Let new moms have extra hospital dayIt never ceases to...

LETTERS

February 22, 1996

Let new moms have extra hospital day

It never ceases to amaze me how blind our bureaucracies are in this good old U.S.A. The citizenry in this country have expressed their dislike with government interfering in their day-to-day lives.

Now, we see a state regulatory commission, the Health Services Cost Review Commission, wield its power and challenge the policy announced recently by St. Agnes Hospital to give all new mothers a second day in the hospital for free.

It's clear to me that this is an example of bureaucracy at its worst. Here we have a hospital make a great gesture and offer new mothers a second day in the hospital for free.

They did this because shortened hospital stays have been shown to lead to complications for new mothers and newborns and because most insurers won't pay for a second day.

The governor should step in immediately and have a little talk with this commission. Clearly, its members are out of touch with how most voters feel about bureaucratic interventions such as this. They should step aside.

St. Agnes should be commended for taking the initiative in extending health care for new mothers.

Richard Thompson

Baltimore

GOP needs broader appeal

While sitting in a local coffee shop recently, I was talking with two friends who are politically and socially compatible.

We are young professional moderate Republicans who feel alienated by our party.

Each of us agrees that if Pat Buchanan wins the Republican nomination, we are switching our party affiliation.

My friends and I are a dying breed. Our peers constantly ask us why we continue to associate ourselves with a party that has invariably distanced itself from both our generation and our moderate social beliefs.

Fiscal conservatism is necessary and applaudable, but we can't all be old, intolerable, rich white men.

If the Republican Party wants a viable future, it needs to wake up and accept the rest of us.

Bill Dunn

Ellicott City

Grandfather's advice fails test of reality

My grandfather was wrong.

He told me to ''work hard, buy a house, raise a family and retire."

After paying into Social Security for 50 years of work, my net Social Security check is $427 monthly.

As reported in The Sun Jan. 15, an alcoholic-junkie's check is $844 monthly, and he is appalled at the thought of having to get a job.

And they blame me for breaking the government!

Bill Parris

Timonium

Double parking causes trouble

This is in response to The Sun's Feb. 6 article, "Parking dispute ends in fatal shooting."

As a long-time resident of Baltimore City and the Waverly area, I have watched as the problem of double parking has steadily increased with little intervention from the mayor, the City Council or the law enforcement agencies.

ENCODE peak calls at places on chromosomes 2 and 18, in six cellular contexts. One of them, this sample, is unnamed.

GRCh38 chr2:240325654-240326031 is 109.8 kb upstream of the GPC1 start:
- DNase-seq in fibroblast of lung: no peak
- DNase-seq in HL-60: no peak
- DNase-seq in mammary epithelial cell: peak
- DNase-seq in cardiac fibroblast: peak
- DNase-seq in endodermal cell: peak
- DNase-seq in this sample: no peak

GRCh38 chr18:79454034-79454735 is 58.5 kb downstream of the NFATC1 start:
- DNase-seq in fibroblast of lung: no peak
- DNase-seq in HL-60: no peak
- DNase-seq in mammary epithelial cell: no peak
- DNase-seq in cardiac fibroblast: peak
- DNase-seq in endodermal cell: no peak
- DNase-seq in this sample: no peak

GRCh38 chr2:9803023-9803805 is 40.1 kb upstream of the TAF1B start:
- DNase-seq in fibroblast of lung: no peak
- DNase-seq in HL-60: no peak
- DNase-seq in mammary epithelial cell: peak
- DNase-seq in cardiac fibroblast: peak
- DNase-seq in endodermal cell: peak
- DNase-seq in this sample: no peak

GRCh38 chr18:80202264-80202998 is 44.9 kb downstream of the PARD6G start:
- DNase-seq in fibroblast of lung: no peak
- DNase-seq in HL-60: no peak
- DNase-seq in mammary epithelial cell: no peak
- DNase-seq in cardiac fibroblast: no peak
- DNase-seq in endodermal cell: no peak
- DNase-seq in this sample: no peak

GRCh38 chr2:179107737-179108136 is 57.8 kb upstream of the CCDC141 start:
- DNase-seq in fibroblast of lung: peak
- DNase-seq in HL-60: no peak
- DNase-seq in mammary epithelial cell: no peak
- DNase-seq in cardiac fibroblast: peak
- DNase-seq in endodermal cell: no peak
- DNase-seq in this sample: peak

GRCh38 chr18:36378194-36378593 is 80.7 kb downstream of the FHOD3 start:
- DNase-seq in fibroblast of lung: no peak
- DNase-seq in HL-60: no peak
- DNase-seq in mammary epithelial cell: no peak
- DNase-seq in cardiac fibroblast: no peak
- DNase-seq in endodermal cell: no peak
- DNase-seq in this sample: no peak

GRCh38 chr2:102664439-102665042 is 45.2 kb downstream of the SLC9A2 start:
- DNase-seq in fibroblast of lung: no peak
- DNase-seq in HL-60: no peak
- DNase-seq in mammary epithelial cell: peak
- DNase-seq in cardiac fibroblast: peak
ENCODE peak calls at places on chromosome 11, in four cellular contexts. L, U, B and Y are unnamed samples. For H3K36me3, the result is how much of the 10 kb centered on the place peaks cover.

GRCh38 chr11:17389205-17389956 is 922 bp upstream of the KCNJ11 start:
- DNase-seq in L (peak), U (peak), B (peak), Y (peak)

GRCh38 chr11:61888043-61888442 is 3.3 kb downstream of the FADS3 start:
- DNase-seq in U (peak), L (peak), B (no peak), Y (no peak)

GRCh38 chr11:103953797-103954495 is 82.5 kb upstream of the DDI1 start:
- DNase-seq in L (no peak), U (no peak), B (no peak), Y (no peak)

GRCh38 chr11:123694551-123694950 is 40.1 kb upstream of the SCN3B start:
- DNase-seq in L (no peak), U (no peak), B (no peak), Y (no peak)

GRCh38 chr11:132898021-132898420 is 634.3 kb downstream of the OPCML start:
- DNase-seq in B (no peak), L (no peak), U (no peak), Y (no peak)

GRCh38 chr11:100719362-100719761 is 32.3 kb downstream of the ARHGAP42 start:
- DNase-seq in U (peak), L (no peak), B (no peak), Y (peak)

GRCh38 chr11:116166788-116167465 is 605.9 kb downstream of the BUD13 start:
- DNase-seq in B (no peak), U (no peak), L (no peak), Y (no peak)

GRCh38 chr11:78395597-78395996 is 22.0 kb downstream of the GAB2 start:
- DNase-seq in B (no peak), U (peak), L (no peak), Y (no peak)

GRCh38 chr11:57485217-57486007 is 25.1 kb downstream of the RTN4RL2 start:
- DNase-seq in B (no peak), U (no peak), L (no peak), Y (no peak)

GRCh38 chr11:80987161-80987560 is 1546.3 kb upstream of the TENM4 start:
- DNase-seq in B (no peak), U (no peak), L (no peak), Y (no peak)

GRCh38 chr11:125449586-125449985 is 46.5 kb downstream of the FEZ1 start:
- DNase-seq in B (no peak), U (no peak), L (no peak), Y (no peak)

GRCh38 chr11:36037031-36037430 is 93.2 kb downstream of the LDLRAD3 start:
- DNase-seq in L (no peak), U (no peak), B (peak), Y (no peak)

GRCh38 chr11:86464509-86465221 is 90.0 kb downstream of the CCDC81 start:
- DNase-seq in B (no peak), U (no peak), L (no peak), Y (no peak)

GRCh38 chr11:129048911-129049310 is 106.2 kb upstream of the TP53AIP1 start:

I have personally seen visitors to our fair city berated and intimidated by both citizens and taxi drivers alike who make double parking an art. Sad as it may seem, now we find citizens being killed because of it.

When is City Hall going to wake up? Possibly this is another nail in the coffin being constructed for this city by unacceptable social behavior.

Edward Johns

Baltimore

Housing inspector as slumlord

Where does it all lead? Another public official who must believe he is above the law. Maybe he thought he was a little dictator: do as I say, not as I do. He should leave government as soon as possible.

However, I am tired of hearing about dirty alleyways, trash in the streets, dirty yards that draw rats, etc. The picture you used shows some of the problem.

The inspector and owners did not put all the trash shown in the cellar themselves. It is high time that people realize that they should also have responsibility for keeping their own areas clean.

Come on, folks. If you own or rent, it is not the government's job to keep your area clean. Be proud of your own residence.

W. Mark

Dundalk

Team's colors matter more than name

There has been considerable discussion concerning the name of Baltimore's new NFL team. What has not been discussed, however, and which is of even greater importance, are the team colors.

Not every football fan will be inclined to spell out the team name with bodily contortions, but every fan will have to look at the players on the field.

I have carefully reviewed the color schemes of the NFL teams and have glanced at those of other major sports teams.

What I have discovered is that teams with metallic colors on their uniforms have a broad and national base of fan support -- the silver and blue of the Cowboys, silver and black of the Raiders, gold and red of the 49ers. People like shiny objects. It's ridiculous, but it's true.

I then investigated to determine what scheme had not already been taken -- silver and red. The Cowboys and Raiders have each enjoyed tremendous success in silver (on the field as well as in merchandising) and the only other NFL team to wear red as its main color is the Kansas City Chiefs, who wear red and white.

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